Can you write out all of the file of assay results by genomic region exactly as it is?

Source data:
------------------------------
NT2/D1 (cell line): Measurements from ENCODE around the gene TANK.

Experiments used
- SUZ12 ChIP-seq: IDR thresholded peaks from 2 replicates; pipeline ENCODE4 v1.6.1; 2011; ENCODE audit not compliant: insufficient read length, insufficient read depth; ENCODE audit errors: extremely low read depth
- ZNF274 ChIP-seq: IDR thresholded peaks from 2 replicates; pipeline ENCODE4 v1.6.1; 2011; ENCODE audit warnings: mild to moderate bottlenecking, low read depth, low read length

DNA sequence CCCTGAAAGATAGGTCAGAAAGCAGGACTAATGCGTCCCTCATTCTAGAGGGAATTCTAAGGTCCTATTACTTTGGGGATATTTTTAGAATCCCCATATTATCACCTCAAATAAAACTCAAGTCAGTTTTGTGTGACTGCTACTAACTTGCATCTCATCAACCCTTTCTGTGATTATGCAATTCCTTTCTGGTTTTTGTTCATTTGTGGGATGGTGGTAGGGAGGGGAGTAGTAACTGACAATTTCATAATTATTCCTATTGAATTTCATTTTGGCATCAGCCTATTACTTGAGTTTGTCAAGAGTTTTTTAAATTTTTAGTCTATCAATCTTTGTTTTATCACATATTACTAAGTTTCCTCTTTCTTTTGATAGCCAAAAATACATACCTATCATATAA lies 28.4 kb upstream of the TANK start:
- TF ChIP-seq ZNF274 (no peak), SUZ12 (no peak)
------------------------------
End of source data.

NT2/D1 (cell line): Measurements from ENCODE around the gene TANK.

Experiments used
- SUZ12 ChIP-seq: IDR thresholded peaks from 2 replicates; pipeline ENCODE4 v1.6.1; 2011; ENCODE audit not compliant: insufficient read length, insufficient read depth; ENCODE audit errors: extremely low read depth
- ZNF274 ChIP-seq: IDR thresholded peaks from 2 replicates; pipeline ENCODE4 v1.6.1; 2011; ENCODE audit warnings: mild to moderate bottlenecking, low read depth, low read length

DNA sequence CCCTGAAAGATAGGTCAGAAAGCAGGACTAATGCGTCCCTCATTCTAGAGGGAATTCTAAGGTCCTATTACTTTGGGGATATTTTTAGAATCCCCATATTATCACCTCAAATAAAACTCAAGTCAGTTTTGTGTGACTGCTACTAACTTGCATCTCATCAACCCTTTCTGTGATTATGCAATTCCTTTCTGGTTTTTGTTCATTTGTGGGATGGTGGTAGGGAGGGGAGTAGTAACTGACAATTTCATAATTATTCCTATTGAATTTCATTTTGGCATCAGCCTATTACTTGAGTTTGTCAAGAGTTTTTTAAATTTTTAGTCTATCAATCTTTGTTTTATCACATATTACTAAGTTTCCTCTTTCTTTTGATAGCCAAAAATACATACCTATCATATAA lies 28.4 kb upstream of the TANK start:
- TF ChIP-seq ZNF274 (no peak), SUZ12 (no peak)